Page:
Beavers are famous for building dams. They do this in order to create a pond in which they can then build a lodge with an underwater entrance. The lodge is made of sticks and mud, and it is a place where beavers can stay safe and warm, raise their young, store food for winter and hide from predators such as wolves, coyotes and mountain lions. The dams modify the natural habitat such that new ecosystems are created and this provides suitable conditions for other wetland species.
Apart from creating wetlands, however, beaver dams also control water flow downstream, reduce turbidity, prevent erosion and help to cleanse water of contaminants from pesticides and fertilizers. And now, a new study has revealed that, as climate change worsens water quality and threatens ecosystems, beaver dams may actually help reduce the damage.
In a report published in Nature Communications, a team of experts led by Stanford University have found that beaver dams can have a significant positive influence on water quality. In fact, this influence turns out to be far greater than the influence of climate-driven, seasonal extremes in precipitation. The wooden barriers raise water levels upstream, diverting water into surrounding soils and secondary waterways, collectively called a riparian zone. These zones act like filters, straining out excess nutrients and contaminants before water re-enters the main channel downstream.
“As we’re getting drier and warmer in the mountain watersheds in the American West, that should lead to water quality degradation,” said study senior author Professor Scott Fendorf. “Yet unbeknownst to us prior to this study, the outsized influence of beaver activity on water quality is a positive counter to climate change.”
The opportunity to study the effects of a beaver dam on water quality came about by chance, rather than being the result of careful planning. As a PhD student in Fendorf’s lab in 2017, lead study author Christian Dewey had started doing field work along the East River, a main tributary of the Colorado River near Crested Butte in central Colorado. Initially, Dewey had set out to track seasonal changes in hydrology, and riparian zone impacts on nutrients and contaminants in a mountainous watershed.
“Completely by luck, a beaver decided to build a dam at our study site,” said Dewey, who is now a postdoctoral scholar at Oregon State University (whose mascot, incidentally, is a beaver). “The construction of this beaver dam afforded us the opportunity to run a great natural experiment.”
The researchers analyzed data on water levels recorded hourly by sensors installed in the river and throughout the riparian area. They also collected water samples, including from below the ground’s surface, to monitor nutrient and contaminant levels. This information was then used to compare water quality along this stretch of the East River during a dry year (2018), with water quality in the following year, when water levels were unusually high. In addition, these year-long datasets were compared with measurements of water quality made during the three-month period, starting in late July 2018, when the beaver dam blocked the river.
Normally, during periods of drought, as less water flows through rivers and streams, the concentrations of contaminants and excess nutrients, such as nitrogen (in the form of nitrates), increase. These contaminants often come from fertilizers or herbicides that are used on surrounding agricultural land and enter the rivers as runoff. Major downpours and seasonal snowmelt are then needed to flush out the contaminants and restore water quality.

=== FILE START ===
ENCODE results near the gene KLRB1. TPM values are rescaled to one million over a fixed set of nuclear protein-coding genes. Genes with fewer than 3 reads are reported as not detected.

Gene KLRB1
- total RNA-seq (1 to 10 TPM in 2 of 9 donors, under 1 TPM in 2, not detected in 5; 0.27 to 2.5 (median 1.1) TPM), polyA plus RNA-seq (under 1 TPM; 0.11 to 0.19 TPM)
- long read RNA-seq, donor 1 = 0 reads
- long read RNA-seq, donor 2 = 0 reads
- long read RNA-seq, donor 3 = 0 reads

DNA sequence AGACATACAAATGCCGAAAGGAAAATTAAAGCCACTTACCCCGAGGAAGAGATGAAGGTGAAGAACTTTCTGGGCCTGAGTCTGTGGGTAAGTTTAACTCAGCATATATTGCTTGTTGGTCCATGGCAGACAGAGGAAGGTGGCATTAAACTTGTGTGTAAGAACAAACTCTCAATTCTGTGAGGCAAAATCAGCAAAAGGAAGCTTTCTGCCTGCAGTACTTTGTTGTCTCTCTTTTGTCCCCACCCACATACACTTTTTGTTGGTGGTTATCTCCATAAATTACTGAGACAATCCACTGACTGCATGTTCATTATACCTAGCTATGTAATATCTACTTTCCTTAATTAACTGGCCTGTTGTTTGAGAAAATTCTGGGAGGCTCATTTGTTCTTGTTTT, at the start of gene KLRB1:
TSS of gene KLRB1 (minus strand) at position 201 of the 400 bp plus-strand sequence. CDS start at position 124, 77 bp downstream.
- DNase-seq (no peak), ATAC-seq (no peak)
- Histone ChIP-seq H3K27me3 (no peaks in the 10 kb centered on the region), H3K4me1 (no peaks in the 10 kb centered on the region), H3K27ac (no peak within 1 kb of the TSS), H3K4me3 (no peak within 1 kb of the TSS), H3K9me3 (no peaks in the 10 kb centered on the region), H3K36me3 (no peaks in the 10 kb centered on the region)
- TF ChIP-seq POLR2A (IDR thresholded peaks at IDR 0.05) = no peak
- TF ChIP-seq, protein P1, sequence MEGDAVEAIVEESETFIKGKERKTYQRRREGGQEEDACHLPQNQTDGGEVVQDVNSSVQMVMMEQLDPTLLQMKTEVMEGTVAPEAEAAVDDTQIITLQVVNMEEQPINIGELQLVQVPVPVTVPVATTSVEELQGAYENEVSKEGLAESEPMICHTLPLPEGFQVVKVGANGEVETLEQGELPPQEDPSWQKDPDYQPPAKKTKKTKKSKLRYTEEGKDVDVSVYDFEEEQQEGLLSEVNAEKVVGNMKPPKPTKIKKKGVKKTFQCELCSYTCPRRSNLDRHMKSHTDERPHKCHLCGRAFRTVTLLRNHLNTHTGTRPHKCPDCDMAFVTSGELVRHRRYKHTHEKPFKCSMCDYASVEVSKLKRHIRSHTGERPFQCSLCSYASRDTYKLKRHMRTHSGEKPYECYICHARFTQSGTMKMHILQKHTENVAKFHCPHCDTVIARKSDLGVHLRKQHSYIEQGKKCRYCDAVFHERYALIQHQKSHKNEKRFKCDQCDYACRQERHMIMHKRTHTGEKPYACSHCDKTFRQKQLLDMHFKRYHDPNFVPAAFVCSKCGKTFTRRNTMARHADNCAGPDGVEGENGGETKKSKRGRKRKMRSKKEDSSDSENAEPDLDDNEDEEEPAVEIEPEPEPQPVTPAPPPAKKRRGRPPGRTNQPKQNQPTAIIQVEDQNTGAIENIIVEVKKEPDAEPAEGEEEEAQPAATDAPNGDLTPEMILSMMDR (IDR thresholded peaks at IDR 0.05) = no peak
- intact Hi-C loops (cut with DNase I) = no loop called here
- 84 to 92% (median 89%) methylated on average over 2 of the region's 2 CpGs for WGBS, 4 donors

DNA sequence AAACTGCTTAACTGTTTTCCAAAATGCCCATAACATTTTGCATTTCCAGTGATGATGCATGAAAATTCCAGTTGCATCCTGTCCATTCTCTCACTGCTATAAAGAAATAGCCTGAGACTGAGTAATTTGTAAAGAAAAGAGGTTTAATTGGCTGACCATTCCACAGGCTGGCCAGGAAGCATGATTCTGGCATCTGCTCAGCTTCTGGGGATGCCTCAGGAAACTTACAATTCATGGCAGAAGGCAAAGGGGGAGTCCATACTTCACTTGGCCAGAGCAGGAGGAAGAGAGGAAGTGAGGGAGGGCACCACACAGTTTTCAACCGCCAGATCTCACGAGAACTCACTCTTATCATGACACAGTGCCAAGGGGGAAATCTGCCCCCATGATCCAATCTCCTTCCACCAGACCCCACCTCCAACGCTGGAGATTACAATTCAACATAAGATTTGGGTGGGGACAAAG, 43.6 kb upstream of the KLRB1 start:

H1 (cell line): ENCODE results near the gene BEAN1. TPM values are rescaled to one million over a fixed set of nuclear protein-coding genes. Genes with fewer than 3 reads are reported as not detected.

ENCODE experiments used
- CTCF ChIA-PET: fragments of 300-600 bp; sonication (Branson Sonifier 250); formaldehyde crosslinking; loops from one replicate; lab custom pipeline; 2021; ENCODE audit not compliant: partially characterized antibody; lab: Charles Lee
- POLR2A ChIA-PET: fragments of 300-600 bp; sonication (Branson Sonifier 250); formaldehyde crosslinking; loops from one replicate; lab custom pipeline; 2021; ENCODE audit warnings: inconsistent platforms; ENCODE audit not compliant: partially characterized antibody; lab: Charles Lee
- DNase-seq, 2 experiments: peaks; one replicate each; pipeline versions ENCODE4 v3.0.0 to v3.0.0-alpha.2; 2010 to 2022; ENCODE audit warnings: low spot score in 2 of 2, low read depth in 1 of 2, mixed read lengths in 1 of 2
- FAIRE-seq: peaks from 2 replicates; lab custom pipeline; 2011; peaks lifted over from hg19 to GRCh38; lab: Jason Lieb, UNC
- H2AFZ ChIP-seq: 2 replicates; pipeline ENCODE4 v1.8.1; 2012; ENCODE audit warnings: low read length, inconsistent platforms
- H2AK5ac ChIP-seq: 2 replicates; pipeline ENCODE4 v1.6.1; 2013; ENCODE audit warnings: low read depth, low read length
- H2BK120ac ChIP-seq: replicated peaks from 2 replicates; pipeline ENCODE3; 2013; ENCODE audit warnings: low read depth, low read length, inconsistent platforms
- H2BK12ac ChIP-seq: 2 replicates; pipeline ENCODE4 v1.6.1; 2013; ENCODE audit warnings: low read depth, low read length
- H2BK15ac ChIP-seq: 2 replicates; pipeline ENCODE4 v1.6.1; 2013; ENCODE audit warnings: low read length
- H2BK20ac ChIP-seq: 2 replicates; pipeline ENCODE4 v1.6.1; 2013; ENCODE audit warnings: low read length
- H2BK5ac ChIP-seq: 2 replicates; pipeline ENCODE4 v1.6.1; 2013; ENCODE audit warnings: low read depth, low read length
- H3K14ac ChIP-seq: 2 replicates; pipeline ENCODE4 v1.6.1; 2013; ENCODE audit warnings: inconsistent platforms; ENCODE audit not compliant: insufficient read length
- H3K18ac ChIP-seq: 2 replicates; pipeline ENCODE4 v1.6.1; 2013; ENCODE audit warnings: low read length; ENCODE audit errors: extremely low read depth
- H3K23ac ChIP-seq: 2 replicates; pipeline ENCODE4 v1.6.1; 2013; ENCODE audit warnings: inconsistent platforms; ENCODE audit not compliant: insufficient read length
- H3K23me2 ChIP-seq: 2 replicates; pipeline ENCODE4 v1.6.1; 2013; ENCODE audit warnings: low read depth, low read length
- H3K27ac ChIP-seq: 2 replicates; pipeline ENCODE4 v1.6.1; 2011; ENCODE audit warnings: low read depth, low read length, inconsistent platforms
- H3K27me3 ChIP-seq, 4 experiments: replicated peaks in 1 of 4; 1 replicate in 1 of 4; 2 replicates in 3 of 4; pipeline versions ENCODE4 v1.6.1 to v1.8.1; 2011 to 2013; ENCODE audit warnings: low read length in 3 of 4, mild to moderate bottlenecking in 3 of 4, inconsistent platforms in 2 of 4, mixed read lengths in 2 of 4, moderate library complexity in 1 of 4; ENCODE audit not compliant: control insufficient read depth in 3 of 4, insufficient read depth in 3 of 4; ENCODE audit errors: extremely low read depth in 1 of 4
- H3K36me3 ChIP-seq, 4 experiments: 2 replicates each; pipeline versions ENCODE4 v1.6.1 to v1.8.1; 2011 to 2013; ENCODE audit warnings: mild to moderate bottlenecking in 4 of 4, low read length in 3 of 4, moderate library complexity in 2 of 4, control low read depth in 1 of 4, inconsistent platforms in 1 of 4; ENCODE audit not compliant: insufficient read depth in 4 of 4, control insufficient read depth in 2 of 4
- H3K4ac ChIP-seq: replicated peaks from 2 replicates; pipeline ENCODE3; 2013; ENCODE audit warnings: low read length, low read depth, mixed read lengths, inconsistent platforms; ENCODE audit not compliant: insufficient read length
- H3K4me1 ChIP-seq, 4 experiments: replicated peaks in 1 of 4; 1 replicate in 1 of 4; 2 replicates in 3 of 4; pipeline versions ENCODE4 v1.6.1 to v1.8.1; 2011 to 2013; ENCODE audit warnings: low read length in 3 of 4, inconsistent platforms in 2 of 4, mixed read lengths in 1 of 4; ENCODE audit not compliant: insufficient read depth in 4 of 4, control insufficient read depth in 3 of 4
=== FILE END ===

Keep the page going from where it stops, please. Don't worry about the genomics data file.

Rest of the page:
Beaver dams trap water in the form of a pond behind the wall. This not only slows the flow of water, but also creates a difference in pressure between the water above the dam wall and below it. The increased pressure pushes water from the dam into the surrounding soils where microbes use the contaminants, particularly nitrates, for their own metabolic needs.
Warm, dry summers following spring snowmelt also produce big level changes, which generate a pressure gradient that pushes water into surrounding soils. The larger the pressure gradient, the greater the flow of water and nitrates into soils, where microbes transform nitrate and other contaminants into innocuous substances.
In the East River, the researchers found that the increase in pressure gradient was at least 10 times greater with the dam present than it was during the summer peak without the dam. This applied in both the high-water year (2019) and the drought year (2018). In other words, the effects of the beaver dam exceeded climatic hydrological extremes – in either direction of drought or abundant snowmelt – by an order of magnitude.
“Beavers are countering water quality degradation and improving water quality by producing simulated hydrological extremes that dwarf what the climate is doing,” said Professor Fendorf.
While it was present, the beaver dam boosted the removal of unwanted nitrogen from the study section of the East River by a massive 44 percent over the seasonal extremes. Nitrogen is an especially pernicious problem for water quality as it promotes algal growth which, when the algae die and decompose, uses up the supply of oxygen in the water and makes the ecosystem unsuitable other aquatic organisms.
The role of beavers and their dams in filtering and cleaning water resources is likely to increase in importance as climate change produces greater variability and more extreme weather conditions.
“We would expect climate change to induce hydrological extremes and degradation of water quality during drought periods, and in this study, we’re seeing that would indeed have been true if it weren’t for this other ecological change taking place, which is the beavers, their proliferating dams, and their growing populations,” said Professor Fendorf.
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